Updated version brings welcome improvements
Electronista has taken a closer look at the third-generation Kindle, Amazon's latest attempt to cement its dominance in the e-book reader market. We found that the company followed through with its promise of an improved display paired with a lighter housing and ergonomic design. Page turns appear to be slightly quicker, while the "experimental" browser shows potential for basic tasks such as Wikipedia research.
US users to see other service charges when roaming
Amazon on Tuesday evening dropped the price of its Kindle 2 reading device by $40, bringing it down to $259, while offering a new Kindle with global wireless access for a $20 premium. Amazon says the combo US/International version uses GSM technology for coverage in over 100 countries, but that US customers traveling abroad will be charged an additional $1.99 fee for wirelessly downloading books or single issues of periodicals from "your Archived Items or the Kindle store while roaming internationally." A $4.99 fee applies for newspaper, magazine, and blog subscription content, while the company will charge $0.99 per megabyte (MB) for transferred personal documents.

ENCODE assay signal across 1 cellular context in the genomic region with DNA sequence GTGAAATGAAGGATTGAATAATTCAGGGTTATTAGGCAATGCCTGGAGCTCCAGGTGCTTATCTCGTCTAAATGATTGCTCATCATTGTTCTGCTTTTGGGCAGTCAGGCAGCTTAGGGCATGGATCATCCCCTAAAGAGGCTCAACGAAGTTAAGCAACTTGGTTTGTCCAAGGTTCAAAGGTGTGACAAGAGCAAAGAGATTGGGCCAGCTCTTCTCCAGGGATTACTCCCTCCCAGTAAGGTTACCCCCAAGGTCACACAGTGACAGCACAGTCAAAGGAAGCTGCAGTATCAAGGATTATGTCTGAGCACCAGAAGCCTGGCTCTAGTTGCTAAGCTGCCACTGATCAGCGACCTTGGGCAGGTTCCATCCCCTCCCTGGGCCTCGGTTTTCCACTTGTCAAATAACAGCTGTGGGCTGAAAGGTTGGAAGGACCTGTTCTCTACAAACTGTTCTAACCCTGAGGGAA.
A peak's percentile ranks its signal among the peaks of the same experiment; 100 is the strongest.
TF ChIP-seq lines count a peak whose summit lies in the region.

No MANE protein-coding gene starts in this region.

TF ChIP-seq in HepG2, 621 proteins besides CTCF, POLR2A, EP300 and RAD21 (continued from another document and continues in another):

Brother e-paper viewer
Brother Japan on Thursday introduced its SV-100B document viewer which, despite appearances, is not meant to compete with e-book readers such as Amazon's Kindle 2. Instead, the is more advanced, featuring a 9.7-inch electronic paper display with a 1200x825 resolution at 150dpi. Unlike the Kindle 2 or other dedicated e-book readers, the SV-100B can also display the screen of a PC, smartphone or PDA connected via Bluetooth.